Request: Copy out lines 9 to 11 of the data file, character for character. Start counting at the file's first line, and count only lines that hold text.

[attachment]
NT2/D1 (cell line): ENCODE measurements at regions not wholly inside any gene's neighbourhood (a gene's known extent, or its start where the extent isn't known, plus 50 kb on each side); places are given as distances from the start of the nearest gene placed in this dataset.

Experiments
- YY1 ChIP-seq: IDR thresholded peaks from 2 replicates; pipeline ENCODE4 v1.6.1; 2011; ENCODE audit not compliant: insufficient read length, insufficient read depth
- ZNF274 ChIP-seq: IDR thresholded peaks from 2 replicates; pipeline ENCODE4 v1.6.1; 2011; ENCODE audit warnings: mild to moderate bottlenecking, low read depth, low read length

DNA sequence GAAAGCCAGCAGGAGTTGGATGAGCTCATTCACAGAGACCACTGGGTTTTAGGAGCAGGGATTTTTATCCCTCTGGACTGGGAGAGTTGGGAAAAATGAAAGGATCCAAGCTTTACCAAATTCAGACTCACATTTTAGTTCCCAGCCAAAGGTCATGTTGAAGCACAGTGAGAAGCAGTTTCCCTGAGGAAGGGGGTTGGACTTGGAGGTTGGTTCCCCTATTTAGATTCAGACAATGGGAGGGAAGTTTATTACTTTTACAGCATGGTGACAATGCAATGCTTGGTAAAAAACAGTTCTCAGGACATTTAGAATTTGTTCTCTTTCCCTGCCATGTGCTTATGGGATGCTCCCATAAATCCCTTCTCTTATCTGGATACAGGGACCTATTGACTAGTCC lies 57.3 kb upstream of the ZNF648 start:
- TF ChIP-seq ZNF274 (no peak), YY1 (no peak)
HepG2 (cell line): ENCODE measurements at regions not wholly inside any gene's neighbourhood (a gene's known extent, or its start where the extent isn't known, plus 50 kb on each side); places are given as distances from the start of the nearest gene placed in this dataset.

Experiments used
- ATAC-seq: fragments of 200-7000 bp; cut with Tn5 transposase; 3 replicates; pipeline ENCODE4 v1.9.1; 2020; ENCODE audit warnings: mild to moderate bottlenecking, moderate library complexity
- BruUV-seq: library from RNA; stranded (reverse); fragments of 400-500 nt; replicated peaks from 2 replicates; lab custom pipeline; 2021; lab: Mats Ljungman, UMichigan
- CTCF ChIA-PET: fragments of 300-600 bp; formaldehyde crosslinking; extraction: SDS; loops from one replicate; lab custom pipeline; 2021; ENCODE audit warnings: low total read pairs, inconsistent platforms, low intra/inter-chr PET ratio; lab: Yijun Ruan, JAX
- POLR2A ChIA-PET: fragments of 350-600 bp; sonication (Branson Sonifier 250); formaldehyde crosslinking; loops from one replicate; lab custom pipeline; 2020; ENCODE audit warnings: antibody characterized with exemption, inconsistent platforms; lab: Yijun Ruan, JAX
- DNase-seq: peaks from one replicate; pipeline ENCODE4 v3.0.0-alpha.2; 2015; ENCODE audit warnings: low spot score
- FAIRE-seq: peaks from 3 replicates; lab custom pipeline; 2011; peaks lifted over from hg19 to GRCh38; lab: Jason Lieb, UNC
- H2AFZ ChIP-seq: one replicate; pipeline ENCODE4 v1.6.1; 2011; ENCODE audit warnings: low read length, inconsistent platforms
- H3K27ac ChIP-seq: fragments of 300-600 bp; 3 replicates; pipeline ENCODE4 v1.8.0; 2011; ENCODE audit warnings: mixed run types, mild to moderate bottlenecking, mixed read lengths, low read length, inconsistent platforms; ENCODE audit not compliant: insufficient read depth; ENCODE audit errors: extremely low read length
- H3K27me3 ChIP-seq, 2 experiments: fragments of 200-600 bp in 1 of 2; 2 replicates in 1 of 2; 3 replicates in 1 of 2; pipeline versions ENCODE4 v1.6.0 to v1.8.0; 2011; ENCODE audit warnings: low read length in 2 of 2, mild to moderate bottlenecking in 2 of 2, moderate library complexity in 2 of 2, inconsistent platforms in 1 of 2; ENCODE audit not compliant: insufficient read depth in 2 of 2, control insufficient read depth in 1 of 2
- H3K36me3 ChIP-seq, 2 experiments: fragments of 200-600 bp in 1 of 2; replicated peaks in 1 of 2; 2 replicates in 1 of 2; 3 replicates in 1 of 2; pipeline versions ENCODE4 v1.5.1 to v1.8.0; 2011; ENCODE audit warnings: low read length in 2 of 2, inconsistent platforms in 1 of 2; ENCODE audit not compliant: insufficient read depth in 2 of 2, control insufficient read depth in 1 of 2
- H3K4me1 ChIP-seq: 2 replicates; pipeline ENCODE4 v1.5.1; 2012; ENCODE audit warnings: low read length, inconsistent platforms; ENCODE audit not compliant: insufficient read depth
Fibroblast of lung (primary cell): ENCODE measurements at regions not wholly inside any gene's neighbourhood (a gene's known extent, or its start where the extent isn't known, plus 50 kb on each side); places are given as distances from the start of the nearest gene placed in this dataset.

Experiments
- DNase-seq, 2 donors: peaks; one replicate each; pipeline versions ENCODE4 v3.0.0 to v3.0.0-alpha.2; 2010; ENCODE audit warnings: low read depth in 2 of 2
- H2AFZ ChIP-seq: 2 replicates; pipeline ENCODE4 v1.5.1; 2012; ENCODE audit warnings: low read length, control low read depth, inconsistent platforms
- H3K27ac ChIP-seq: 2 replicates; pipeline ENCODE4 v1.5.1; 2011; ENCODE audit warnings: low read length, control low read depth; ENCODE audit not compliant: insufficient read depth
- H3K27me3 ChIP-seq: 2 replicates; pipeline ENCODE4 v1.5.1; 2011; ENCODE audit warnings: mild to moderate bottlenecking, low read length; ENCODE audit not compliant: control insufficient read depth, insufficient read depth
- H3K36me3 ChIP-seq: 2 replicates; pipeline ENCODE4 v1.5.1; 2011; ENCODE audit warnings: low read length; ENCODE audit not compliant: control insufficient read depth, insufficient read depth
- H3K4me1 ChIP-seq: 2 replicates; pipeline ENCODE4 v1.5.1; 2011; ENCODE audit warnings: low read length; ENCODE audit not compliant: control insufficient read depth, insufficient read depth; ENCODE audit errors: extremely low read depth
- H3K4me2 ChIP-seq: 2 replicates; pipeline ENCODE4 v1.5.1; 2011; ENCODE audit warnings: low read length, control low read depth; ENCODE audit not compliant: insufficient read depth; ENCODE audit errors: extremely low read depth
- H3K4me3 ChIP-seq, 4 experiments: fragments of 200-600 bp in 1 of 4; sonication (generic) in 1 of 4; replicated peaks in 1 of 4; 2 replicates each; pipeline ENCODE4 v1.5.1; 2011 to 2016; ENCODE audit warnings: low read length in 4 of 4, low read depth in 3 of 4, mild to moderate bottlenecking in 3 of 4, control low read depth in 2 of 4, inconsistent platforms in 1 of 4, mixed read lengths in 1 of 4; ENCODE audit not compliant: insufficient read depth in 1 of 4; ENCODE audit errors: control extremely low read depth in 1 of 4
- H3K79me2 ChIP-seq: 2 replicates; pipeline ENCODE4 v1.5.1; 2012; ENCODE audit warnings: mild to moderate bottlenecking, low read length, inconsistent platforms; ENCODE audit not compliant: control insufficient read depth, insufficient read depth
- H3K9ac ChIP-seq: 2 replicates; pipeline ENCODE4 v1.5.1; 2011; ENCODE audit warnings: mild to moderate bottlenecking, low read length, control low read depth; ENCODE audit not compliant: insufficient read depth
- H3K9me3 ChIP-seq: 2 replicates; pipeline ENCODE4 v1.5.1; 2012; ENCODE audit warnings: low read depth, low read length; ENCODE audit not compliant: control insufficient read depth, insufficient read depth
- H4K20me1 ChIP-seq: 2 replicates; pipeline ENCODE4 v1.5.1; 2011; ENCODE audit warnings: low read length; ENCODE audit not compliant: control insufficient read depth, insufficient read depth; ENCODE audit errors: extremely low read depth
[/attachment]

- ATAC-seq: fragments of 200-7000 bp; cut with Tn5 transposase; 3 replicates; pipeline ENCODE4 v1.9.1; 2020; ENCODE audit warnings: mild to moderate bottlenecking, moderate library complexity
- BruUV-seq: library from RNA; stranded (reverse); fragments of 400-500 nt; replicated peaks from 2 replicates; lab custom pipeline; 2021; lab: Mats Ljungman, UMichigan
- CTCF ChIA-PET: fragments of 300-600 bp; formaldehyde crosslinking; extraction: SDS; loops from one replicate; lab custom pipeline; 2021; ENCODE audit warnings: low total read pairs, inconsistent platforms, low intra/inter-chr PET ratio; lab: Yijun Ruan, JAX